My friend, Lois, reminded me this week that worrying about a particular thing can actually block that thing from happening.
I know this. I believe it to my core. I tell my clients and other friends this all the time. Heck, worrying can even make you gain weight by toying with your cortisol. But somehow, I forgot for a moment to apply this to my own situation.
Lois didn’t say “don’t worry,” because she understands the emotional landscape of a writer and she understood where I was in the process. She empathized. Ever so gently, though, she reminded me about the worry box and asked me if I had one.
As soon as the words “worry box” sunk in, I jumped up and wrote out my worries on paper. I unscrewed a jar and poured honey on them. (Some Feng Shui lady once told me to do that and put it on this particular corner in our kitchen.) Just the act of doing that released my worries to the Universe and I felt so much better.
Some phrase it, “Let Go and Let God” or we hear the abbreviated, more secular “let it go.” We know this in our heads, but actually sinking it into our souls is another step. The writing it down on paper part, then either putting it into a box, a jar with honey, giving it to your worry dolls, or throwing it in a fire where it returns to ash was a key step for me. Try it if you don’t believe me.
Chronic worrying affects your daily life in a way that makes you less than joyful. It can interfere with appetite (either causing you to overeat or undereat), relationships, sleep, work, goals, and overall happiness. Many people who worry excessively are so anxiety-ridden that they use harmful lifestyle habits such as overeating, cigarette smoking, drugs and alcohol, or high risk behavior to cope. At some point, worry actually becomes an Anxiety diagnosis with full blown symptoms of panic attacks and other not so pleasant symptoms which can make the person experiencing them feel like he is going to die. Not pleasant.
Not to minimize this condition in any way, which may require counseling and/or meds, or suggest that any one technique can solve all problems. But for me, I’m bringing back the worry box in the shape of the honey jar. I’m going to remember that if something keeps poking at my gut, it may mean I’m not the one that needs to solve the problem, but I’m instead meant to let it go for sweeter things. That way, the Universe can do its magic without me all up in its grill.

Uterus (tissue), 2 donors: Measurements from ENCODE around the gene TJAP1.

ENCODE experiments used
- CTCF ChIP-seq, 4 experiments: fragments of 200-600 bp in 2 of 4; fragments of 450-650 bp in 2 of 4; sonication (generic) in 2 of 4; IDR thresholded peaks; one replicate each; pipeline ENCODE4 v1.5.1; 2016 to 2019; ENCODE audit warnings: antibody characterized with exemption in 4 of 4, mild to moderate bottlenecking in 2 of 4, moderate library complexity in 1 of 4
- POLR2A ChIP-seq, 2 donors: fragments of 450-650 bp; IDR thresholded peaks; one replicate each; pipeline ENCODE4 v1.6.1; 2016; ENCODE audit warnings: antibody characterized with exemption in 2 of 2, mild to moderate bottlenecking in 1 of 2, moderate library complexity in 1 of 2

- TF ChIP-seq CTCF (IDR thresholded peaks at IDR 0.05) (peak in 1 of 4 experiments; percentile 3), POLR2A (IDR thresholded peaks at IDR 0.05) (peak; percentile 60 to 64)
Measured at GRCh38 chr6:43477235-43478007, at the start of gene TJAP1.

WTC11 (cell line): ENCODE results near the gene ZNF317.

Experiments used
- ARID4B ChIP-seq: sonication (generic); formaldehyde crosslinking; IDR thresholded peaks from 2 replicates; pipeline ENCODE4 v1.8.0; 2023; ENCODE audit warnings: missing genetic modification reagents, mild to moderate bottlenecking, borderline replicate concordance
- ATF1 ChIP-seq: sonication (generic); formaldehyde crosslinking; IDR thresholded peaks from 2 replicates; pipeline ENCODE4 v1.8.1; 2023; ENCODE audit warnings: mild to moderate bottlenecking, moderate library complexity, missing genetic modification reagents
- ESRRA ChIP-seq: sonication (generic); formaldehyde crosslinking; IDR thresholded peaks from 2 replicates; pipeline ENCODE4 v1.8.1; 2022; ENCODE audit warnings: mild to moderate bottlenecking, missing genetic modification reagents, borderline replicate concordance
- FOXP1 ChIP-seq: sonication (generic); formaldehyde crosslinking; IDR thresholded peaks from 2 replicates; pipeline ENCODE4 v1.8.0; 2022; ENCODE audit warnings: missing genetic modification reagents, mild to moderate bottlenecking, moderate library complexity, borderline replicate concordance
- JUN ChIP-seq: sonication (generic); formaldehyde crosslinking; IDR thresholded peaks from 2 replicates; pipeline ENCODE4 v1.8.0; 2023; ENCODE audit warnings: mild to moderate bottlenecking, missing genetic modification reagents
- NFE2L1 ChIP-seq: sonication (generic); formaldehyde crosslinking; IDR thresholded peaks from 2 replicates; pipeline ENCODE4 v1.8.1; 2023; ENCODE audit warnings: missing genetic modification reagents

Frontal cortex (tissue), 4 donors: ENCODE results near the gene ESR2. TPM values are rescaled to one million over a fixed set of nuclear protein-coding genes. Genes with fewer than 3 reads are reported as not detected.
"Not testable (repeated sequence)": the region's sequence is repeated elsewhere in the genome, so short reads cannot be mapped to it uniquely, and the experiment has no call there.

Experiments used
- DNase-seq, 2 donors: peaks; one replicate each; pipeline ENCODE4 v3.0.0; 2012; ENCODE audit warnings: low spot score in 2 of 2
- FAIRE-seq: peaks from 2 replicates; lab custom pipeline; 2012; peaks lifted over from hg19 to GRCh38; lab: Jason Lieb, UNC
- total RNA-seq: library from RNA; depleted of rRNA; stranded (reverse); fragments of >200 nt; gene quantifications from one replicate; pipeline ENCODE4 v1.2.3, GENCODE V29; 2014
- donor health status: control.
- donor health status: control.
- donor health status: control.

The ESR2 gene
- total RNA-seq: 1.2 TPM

Pouring honey on your worries is one I haven’t heard. When I feel the need for a tactile worry release, I write it out and then set the paper on fire. I might try your more sweet method.
Wow, Jamie–thank you for making me sound so much wiser and together than I actually am!!! You’re a true friend!!! Lois xxx
You ARE wise and together. I’m so grateful for your insight, encouragement, and friendship. xoxoJamie
So well written Jamie. Again I adore your blend of wisdom and humor.. and that the Universe can do its thing without us getting all ‘up in its grill’! Love it. I recall an expression I heard years ago that a stressed woman needed to give up her title of General Manager of the Universe. God knows what S(he) is doing so we really can let go of worry. I recently enjoyed a helicopter flight over the Rockies (AMAZING!) from a gift I’d had for over two years because I had to change my mind, my perspective, away from a false fear of flying. I made up my mind that I actually love flying, and you know what? I did! Thirty minutes, in the front seat no less, and I cherished every second of it! I can’t wait to go again! So yes, no worries Mate! Big grateful hugs, Gina
Oh, so cool, Gina on your ride. Even cooler that you didn’t throw up all over your pu-pus bag like I did when we went on a helicopter ride in Hawaii. (The worst part was I nagged my husband relentlessly to go on the lonnnnnggggg ride.) Yep, puked the whole time. All on video for everybody to enjoy. Thanks for your compliments and for being able to enjoy the skies over the Rockies! Hugs! Jamie